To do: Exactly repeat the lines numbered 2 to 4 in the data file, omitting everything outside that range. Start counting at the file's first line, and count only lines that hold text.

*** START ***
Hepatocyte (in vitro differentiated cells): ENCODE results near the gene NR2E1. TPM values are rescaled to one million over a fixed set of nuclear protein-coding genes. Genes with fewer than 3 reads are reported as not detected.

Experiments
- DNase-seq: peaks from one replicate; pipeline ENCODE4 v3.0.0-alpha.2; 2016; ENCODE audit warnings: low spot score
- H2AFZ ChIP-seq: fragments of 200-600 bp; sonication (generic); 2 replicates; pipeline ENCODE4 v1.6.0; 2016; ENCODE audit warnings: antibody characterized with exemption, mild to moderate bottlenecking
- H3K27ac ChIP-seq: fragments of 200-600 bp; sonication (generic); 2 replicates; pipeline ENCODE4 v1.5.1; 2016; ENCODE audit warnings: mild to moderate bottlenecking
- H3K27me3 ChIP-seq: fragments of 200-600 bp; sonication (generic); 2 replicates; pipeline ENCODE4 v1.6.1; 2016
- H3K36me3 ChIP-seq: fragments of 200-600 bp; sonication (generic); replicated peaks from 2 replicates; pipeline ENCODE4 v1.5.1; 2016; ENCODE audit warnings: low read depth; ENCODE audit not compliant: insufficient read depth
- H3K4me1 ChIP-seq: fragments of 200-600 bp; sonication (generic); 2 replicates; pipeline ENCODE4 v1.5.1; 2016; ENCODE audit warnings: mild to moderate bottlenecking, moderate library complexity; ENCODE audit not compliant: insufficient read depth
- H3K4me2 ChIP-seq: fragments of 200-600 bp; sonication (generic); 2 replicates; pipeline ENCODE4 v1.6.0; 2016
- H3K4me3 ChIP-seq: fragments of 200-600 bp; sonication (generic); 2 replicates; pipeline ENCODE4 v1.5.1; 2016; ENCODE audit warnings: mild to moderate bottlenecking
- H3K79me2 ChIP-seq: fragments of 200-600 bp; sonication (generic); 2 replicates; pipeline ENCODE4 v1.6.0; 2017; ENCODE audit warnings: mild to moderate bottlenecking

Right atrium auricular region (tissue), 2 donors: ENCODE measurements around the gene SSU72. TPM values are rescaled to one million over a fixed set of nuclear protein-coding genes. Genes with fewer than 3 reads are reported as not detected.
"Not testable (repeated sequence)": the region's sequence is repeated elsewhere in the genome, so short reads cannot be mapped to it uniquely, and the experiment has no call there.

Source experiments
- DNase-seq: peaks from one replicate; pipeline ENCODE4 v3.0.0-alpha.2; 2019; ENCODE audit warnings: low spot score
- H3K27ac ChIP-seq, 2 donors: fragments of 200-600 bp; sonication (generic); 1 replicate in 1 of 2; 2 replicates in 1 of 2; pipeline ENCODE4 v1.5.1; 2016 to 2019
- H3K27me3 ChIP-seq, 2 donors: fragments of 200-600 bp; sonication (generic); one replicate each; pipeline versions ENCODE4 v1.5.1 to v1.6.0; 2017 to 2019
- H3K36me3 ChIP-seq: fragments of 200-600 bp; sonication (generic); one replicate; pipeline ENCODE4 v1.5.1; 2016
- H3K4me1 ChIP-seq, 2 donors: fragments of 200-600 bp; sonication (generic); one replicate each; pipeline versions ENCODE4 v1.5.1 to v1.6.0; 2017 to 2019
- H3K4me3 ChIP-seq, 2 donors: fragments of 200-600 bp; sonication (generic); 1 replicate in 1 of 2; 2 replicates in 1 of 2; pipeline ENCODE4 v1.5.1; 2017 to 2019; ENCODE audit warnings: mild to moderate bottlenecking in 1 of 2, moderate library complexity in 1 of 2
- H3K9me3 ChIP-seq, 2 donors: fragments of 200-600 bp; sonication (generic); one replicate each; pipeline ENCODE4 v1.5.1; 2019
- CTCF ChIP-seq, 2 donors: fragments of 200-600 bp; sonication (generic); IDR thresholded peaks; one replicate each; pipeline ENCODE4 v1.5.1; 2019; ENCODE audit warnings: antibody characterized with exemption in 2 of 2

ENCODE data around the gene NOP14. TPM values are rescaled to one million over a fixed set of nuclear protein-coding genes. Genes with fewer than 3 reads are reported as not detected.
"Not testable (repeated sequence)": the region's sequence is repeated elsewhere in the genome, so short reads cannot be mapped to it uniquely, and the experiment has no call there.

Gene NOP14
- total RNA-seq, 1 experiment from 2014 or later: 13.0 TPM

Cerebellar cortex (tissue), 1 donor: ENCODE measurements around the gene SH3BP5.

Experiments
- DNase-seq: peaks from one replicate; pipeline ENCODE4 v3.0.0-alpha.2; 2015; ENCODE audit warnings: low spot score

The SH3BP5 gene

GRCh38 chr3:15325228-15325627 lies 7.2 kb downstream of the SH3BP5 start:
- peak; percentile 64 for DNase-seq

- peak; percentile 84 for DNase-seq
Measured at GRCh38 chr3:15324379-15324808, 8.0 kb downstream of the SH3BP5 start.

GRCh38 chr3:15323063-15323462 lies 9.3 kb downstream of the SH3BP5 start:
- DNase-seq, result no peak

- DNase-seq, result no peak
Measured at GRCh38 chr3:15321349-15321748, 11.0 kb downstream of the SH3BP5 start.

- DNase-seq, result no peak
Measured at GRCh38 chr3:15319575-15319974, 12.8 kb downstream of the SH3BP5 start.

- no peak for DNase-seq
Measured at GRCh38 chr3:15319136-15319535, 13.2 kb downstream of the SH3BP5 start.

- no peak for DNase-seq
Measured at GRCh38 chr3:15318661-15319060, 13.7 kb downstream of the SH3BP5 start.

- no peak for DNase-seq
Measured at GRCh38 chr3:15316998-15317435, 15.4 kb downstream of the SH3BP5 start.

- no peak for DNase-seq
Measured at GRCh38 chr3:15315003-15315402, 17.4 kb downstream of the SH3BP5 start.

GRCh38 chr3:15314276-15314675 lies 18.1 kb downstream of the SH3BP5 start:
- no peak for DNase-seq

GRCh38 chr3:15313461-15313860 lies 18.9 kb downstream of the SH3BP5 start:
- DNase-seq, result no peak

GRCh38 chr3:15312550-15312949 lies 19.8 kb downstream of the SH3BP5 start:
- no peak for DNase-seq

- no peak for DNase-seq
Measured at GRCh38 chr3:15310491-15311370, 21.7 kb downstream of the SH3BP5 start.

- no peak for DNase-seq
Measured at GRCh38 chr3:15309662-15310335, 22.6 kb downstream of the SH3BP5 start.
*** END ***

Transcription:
Experiments
- DNase-seq: peaks from one replicate; pipeline ENCODE4 v3.0.0-alpha.2; 2016; ENCODE audit warnings: low spot score
- H2AFZ ChIP-seq: fragments of 200-600 bp; sonication (generic); 2 replicates; pipeline ENCODE4 v1.6.0; 2016; ENCODE audit warnings: antibody characterized with exemption, mild to moderate bottlenecking